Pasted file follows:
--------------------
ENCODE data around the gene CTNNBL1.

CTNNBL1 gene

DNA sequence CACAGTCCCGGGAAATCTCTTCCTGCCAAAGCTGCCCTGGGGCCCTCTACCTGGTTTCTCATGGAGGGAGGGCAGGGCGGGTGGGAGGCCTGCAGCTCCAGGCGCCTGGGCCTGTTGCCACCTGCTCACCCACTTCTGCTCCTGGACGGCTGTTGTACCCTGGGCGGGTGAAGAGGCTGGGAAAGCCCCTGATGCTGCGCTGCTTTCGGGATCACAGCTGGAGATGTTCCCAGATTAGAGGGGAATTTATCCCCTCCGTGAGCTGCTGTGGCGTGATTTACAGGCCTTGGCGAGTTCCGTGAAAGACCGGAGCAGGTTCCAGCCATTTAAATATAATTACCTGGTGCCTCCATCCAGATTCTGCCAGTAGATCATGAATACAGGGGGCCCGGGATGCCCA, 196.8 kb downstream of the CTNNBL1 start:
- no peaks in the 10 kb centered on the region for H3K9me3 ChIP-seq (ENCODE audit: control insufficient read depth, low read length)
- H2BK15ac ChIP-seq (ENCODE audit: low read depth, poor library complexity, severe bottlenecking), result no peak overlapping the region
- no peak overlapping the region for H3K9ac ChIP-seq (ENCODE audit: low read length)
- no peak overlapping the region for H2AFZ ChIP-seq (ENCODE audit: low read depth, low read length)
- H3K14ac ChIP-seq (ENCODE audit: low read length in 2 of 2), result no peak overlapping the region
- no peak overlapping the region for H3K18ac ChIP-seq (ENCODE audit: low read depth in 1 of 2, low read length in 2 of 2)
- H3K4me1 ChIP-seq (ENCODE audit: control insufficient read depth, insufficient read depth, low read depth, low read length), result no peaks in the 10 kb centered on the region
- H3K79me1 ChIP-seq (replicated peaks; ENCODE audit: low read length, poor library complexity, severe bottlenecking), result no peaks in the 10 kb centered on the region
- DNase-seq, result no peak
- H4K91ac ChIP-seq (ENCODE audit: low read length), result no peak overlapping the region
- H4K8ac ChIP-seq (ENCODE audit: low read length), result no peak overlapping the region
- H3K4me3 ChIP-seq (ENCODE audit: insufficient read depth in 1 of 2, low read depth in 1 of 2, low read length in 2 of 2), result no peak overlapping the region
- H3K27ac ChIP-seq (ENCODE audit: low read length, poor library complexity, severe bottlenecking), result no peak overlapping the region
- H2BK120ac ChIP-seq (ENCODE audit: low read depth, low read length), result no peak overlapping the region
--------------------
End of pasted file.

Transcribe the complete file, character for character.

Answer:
ENCODE data around the gene CTNNBL1.

CTNNBL1 gene

DNA sequence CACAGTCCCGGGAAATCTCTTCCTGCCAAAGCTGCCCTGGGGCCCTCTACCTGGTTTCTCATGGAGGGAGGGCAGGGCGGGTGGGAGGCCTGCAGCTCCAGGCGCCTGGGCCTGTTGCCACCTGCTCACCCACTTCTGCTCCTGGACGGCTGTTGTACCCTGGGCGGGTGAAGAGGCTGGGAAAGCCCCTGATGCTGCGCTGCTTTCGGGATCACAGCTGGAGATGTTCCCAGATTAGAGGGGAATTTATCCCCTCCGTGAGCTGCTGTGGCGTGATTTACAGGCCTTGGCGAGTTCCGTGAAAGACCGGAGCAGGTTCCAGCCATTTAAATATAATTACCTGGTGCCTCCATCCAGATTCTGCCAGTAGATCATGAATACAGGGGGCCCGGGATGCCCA, 196.8 kb downstream of the CTNNBL1 start:
- no peaks in the 10 kb centered on the region for H3K9me3 ChIP-seq (ENCODE audit: control insufficient read depth, low read length)
- H2BK15ac ChIP-seq (ENCODE audit: low read depth, poor library complexity, severe bottlenecking), result no peak overlapping the region
- no peak overlapping the region for H3K9ac ChIP-seq (ENCODE audit: low read length)
- no peak overlapping the region for H2AFZ ChIP-seq (ENCODE audit: low read depth, low read length)
- H3K14ac ChIP-seq (ENCODE audit: low read length in 2 of 2), result no peak overlapping the region
- no peak overlapping the region for H3K18ac ChIP-seq (ENCODE audit: low read depth in 1 of 2, low read length in 2 of 2)
- H3K4me1 ChIP-seq (ENCODE audit: control insufficient read depth, insufficient read depth, low read depth, low read length), result no peaks in the 10 kb centered on the region
- H3K79me1 ChIP-seq (replicated peaks; ENCODE audit: low read length, poor library complexity, severe bottlenecking), result no peaks in the 10 kb centered on the region
- DNase-seq, result no peak
- H4K91ac ChIP-seq (ENCODE audit: low read length), result no peak overlapping the region
- H4K8ac ChIP-seq (ENCODE audit: low read length), result no peak overlapping the region
- H3K4me3 ChIP-seq (ENCODE audit: insufficient read depth in 1 of 2, low read depth in 1 of 2, low read length in 2 of 2), result no peak overlapping the region
- H3K27ac ChIP-seq (ENCODE audit: low read length, poor library complexity, severe bottlenecking), result no peak overlapping the region
- H2BK120ac ChIP-seq (ENCODE audit: low read depth, low read length), result no peak overlapping the region